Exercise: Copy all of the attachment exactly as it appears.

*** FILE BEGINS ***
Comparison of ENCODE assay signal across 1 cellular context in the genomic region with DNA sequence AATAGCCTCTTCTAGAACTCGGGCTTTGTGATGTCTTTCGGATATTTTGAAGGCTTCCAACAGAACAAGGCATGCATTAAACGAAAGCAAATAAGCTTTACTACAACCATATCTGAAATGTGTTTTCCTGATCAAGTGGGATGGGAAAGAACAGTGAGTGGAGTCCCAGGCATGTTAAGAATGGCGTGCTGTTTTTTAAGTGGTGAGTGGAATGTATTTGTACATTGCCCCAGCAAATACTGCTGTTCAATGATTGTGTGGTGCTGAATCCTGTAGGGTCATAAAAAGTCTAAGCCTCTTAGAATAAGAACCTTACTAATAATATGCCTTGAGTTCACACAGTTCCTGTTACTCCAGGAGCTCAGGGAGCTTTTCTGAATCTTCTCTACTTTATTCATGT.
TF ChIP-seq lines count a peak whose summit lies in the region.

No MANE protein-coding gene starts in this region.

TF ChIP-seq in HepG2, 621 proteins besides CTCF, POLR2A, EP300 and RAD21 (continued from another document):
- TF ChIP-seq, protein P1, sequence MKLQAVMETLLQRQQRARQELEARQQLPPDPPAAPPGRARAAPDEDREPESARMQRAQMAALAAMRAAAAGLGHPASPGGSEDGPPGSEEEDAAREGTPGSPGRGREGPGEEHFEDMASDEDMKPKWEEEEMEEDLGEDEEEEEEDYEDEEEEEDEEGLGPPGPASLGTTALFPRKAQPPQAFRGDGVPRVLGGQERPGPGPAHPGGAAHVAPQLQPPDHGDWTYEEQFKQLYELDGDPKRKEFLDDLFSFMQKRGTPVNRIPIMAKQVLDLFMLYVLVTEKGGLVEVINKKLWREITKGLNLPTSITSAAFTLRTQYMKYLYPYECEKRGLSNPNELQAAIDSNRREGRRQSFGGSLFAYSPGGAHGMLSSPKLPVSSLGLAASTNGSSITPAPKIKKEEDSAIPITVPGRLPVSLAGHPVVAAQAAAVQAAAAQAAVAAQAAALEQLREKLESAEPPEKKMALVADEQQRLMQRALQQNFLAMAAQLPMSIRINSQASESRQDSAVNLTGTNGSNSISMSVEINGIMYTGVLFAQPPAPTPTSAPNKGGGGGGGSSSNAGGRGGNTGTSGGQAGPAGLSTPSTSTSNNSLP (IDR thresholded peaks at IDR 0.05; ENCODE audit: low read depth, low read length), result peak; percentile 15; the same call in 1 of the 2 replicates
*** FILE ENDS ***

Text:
Comparison of ENCODE assay signal across 1 cellular context in the genomic region with DNA sequence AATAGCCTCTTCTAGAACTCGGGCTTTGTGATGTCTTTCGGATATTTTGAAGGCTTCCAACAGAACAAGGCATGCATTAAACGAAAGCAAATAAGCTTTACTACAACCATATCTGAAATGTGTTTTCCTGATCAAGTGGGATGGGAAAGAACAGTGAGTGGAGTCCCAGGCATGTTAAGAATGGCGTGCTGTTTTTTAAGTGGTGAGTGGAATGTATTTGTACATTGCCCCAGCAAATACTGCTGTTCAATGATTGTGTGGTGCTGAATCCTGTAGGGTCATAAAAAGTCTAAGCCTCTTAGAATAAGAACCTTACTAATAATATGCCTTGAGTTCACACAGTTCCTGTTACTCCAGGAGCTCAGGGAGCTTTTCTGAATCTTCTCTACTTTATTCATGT.
TF ChIP-seq lines count a peak whose summit lies in the region.

No MANE protein-coding gene starts in this region.

TF ChIP-seq in HepG2, 621 proteins besides CTCF, POLR2A, EP300 and RAD21 (continued from another document):
- TF ChIP-seq, protein P1, sequence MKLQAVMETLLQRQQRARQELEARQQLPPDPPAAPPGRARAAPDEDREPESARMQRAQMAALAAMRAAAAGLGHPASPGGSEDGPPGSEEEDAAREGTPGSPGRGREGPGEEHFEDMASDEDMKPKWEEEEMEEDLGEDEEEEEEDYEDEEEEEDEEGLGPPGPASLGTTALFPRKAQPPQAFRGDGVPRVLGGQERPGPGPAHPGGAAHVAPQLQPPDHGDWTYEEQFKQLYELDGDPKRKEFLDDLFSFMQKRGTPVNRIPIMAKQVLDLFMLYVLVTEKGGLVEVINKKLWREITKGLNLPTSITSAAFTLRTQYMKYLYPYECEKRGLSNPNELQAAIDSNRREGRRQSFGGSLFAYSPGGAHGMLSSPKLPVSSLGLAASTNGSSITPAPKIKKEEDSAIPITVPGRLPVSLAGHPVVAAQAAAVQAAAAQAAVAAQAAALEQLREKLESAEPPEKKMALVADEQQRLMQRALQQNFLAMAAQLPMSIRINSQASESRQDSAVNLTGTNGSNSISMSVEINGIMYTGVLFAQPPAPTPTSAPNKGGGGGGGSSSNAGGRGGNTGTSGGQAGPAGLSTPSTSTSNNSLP (IDR thresholded peaks at IDR 0.05; ENCODE audit: low read depth, low read length), result peak; percentile 15; the same call in 1 of the 2 replicates